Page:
Home Medizin Das metabolische Syndrom erhöht das Sterberisiko bei Frauen mit Hochrisiko-HPV

Das metabolische Syndrom erhöht das Sterberisiko bei Frauen mit Hochrisiko-HPV

von NFI Redaktion

Researchers at the York University Faculty of Health in the United States analyzed extensive data spanning more than a decade and found that women with both metabolic syndrome and high-risk strains of human papillomavirus (HPV) have a 2.6 times higher risk of mortality than women without either condition, suggesting that comorbid chronic diseases need to be examined in HPV-related cancer cases.

„While it has been known for some time that metabolic disorders can contribute to persistent HPV infection, this study expands previous work by investigating the links to mortality risk,“ says Catriona Buick, Assistant Professor at the School of Nursing, also an oncology nurse and clinical scientist at Sunnybrook Health Sciences Center.

Buick, an expert in HPV, women’s health, and cancer treatment, collaborated with School of Kinesiology and Health Science doctoral student Parmis Mirzadeh, whose research focuses on obesity and metabolic diseases, to examine the connection more closely.

Data for the study, published yesterday in PLUS ONE, was derived from the United States National Health and Nutrition Examination Survey with a final sample of 5,101 individuals (3,274 women). The researchers found that more than a quarter of women with metabolic syndrome had high-risk HPV.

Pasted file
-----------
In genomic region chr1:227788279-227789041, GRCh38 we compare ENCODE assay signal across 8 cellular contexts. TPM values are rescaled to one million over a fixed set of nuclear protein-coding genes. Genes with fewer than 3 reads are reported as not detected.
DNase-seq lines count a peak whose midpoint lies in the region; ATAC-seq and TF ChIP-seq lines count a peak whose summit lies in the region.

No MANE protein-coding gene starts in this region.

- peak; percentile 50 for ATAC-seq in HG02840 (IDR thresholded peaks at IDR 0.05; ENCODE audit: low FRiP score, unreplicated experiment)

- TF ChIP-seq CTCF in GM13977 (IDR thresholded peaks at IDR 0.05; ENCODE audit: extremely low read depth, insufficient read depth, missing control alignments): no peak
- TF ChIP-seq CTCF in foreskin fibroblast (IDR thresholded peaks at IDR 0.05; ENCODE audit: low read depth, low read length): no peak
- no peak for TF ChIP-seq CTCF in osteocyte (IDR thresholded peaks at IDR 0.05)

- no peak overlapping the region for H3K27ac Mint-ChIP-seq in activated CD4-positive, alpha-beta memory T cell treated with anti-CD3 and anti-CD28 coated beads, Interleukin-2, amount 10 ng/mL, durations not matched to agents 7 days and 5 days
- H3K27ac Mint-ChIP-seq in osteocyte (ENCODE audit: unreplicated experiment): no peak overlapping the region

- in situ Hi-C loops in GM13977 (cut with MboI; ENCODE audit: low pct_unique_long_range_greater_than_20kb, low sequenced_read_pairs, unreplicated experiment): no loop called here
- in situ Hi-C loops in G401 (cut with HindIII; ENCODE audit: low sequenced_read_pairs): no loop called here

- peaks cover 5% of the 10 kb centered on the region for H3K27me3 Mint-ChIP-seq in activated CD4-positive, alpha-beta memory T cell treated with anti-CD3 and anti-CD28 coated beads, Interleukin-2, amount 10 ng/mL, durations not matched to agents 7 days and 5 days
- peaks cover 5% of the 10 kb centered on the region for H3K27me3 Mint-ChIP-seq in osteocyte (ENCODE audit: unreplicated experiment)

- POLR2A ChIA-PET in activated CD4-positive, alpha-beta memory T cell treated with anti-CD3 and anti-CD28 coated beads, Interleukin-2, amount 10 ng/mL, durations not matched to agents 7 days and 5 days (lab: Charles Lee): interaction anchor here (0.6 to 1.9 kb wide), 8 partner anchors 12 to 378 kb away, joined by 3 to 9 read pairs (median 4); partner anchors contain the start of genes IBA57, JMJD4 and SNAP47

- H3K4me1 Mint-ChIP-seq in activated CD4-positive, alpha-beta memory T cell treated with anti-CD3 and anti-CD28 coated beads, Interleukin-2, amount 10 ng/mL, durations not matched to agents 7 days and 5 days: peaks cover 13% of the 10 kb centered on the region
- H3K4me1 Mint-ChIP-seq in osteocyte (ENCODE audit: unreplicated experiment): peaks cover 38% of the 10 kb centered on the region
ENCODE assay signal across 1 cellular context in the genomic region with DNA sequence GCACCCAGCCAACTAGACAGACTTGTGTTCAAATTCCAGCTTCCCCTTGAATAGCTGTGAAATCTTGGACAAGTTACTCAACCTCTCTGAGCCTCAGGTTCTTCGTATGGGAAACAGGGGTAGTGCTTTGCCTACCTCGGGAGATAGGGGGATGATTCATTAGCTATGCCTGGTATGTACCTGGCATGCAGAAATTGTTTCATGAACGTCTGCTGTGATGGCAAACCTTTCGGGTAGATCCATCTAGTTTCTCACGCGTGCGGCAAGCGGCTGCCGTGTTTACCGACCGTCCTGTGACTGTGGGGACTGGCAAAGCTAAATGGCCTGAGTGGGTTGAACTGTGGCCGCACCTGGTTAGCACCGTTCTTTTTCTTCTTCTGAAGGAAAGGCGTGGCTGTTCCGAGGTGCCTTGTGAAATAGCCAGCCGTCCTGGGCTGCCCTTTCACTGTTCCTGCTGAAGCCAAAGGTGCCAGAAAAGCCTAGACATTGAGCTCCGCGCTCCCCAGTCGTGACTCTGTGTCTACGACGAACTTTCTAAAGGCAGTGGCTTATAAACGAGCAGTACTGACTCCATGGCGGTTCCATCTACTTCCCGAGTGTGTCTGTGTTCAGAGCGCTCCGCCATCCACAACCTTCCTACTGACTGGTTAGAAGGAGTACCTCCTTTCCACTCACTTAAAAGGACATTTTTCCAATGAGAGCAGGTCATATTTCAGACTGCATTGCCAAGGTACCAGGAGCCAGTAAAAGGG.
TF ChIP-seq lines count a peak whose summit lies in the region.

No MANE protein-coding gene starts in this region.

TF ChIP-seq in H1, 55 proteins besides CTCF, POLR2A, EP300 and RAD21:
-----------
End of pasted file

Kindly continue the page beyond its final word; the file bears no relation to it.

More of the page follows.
Their study did not indicate increased mortality solely based on HPV status, which the researchers attribute to the fact that the data only allowed for a snapshot of whether a woman had HPV or not, and did not provide information on its persistence.

HPV is the most common sexually transmitted infection and is often referred to as the most prevalent sexually transmitted flu. In most cases, the body clears HPV fairly quickly, but persistent cases of high-risk HPV can develop into precancerous changes in the cervix and in some cases progress to cervical cancer over many years.“

Catriona Buick, Assistant Professor and Oncology Nurse, Clinical Scientist, Sunnybrook Health Sciences Center

While most of the 200 known strains pose no serious problem, a handful are responsible for almost all cases of cervical cancer, accounting for 4.5% of all cancer cases worldwide.

Metabolic syndrome refers to a cluster of conditions that increase the risk of heart disease, stroke, and type 2 diabetes. This includes excess fat around the waist, high fasting blood sugar levels, and high blood pressure. Although not directly examined in this study, individuals with metabolic syndrome are about 65% more likely to develop cardiovascular disease and have a 25% higher likelihood of dying from „any“ cause. It is unclear how metabolic syndrome could impact HPV.

One in five Canadian adults suffers from metabolic syndrome, and these numbers are rising. Both Buick and Mirzadeh emphasize the importance of a healthy lifestyle, routine cancer screenings, and HPV vaccination.

Jurisdictions in Canada and around the world are moving away from Pap smears and towards HPV testing, which according to Buick, can alert doctors earlier to potential issues and do not need to be performed as frequently. Although HPV vaccinations are very helpful, they only protect against a handful of the most common of the 40 known carcinogenic HPV strains, says Buick.


Journal Reference:

Mirzadeh, P., et al. (2024). Association Between Human Papillomaviruses, Metabolic Syndrome, and Overall Mortality; Analysis of US NHANES 2003–2004 to 2015–2016. PLUS ONE. doi.org/10.1371/journal.pone.0299479.

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